3. Surratt Boarding House (now the Wok & Roll Chinese & Japanese Restaurant). This was Mary Surratt’s home where several of the meetings between John Wilkes Booth and the conspirators took place. Her daughter Anna and her son John also lived there for some time. Lewis Powell was arrested there as well three days after he tried to assassinate Secretary of State Seward. It is designated a national landmark. Address: 604 H Street. NW, Washington DC 20001
      4. Booth Escape Tour: This is a full day tour that retraces the route John Wilkes Booth took over a 12 day period after the assassination of President Lincoln. Speak to the folks at the Surratt House (in advance) as they host this bus tour.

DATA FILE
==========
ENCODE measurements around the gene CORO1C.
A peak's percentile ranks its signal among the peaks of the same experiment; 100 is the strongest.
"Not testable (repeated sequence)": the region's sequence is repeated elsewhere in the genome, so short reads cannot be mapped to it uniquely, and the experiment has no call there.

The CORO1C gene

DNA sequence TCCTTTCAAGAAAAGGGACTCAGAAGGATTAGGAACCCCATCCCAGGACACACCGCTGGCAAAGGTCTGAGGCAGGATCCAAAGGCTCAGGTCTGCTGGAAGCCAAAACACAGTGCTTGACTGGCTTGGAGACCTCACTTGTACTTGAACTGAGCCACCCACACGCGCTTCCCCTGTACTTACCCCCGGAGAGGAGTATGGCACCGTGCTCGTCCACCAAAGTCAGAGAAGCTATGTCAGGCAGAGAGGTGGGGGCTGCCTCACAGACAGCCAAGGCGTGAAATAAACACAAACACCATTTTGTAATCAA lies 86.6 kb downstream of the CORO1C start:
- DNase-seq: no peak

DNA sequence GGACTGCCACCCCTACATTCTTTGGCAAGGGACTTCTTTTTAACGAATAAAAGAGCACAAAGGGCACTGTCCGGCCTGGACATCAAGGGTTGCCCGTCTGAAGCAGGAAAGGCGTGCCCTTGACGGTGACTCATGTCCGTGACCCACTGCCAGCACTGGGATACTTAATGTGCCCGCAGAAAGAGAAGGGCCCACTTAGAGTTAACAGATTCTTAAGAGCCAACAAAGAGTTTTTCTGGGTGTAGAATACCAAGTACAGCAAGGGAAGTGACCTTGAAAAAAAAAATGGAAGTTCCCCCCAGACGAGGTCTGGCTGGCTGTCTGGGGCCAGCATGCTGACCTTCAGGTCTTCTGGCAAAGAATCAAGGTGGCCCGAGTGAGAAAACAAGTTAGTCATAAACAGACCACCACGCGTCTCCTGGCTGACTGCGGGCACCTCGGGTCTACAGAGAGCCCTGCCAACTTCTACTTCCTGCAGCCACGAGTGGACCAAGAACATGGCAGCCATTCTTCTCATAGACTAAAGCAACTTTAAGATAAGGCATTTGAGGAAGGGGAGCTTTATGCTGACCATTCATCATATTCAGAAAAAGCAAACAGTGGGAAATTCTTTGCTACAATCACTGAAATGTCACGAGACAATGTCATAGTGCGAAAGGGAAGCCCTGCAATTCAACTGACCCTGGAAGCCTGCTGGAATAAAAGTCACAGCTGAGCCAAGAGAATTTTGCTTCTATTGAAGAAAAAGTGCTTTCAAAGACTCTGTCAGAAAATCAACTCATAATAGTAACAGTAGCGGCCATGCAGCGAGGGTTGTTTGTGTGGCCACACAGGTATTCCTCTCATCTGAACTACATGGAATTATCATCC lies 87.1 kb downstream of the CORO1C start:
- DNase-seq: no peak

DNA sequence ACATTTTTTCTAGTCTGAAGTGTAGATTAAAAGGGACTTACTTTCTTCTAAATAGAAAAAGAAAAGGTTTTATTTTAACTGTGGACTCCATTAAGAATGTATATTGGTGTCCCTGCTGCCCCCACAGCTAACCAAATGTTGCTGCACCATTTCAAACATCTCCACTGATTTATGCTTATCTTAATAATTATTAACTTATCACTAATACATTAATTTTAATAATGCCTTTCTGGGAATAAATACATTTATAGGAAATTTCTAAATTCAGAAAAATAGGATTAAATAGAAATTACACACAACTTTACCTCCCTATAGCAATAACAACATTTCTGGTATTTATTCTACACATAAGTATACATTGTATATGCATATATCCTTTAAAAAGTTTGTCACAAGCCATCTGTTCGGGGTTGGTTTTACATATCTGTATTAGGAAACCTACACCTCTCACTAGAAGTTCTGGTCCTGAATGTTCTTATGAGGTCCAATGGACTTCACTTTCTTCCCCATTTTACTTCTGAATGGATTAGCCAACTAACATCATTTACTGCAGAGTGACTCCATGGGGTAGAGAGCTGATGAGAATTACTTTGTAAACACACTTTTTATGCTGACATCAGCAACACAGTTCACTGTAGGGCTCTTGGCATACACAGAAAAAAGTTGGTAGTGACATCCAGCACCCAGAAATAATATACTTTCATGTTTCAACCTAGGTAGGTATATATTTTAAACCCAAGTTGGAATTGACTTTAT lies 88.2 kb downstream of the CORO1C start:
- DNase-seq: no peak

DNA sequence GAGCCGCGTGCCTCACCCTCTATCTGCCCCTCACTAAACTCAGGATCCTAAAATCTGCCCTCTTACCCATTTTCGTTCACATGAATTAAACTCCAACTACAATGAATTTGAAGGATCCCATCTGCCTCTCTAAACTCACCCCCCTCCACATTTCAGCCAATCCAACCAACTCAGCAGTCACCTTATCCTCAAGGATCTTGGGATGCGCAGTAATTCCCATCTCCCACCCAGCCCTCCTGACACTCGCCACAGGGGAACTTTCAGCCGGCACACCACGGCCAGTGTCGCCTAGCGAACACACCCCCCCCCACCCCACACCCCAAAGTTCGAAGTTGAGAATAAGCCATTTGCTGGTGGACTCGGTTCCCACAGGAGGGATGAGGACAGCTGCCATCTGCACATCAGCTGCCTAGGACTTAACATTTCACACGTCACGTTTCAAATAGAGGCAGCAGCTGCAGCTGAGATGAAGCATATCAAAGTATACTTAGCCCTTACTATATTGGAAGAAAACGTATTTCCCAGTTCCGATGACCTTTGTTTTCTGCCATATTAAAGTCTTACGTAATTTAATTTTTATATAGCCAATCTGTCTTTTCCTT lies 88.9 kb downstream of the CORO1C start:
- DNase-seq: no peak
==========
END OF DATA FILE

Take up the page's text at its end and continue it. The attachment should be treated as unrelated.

5. Ft. McNair (military base and college). Okay, this one is a little bit trickier. This is the location where the Arsenal penitentiary stood and where the conspirators were tried, incarcerated and some of them executed. You need to sign in at the gate and indicate that you are going to visit Grant Hall (Building 20) or the University Library. Regrettably, this is a military base and so there is no guarantee that you will be let in. If they do let you in, you can find the location of the last remaining part of the penitentiary still standing (known as Grant Hall or Building 20). On the third floor of this building was where the conspirator trial was held. It is currently under construction to restore it to the look of the original trial room. They are behind schedule and so there is no firm opening date for it (and a resolve on how they will let the public in to see it). To the south of the building are four tennis courts. The execution of the four conspirators was located here. Just off of the playing surface of court #4 is the location of the scaffold. Northeast corner. Other things of interest there are the Model Arsenal building (Building 21) which is south of Building 20. Alexander Gardner took his last shot of the execution from the top of this building.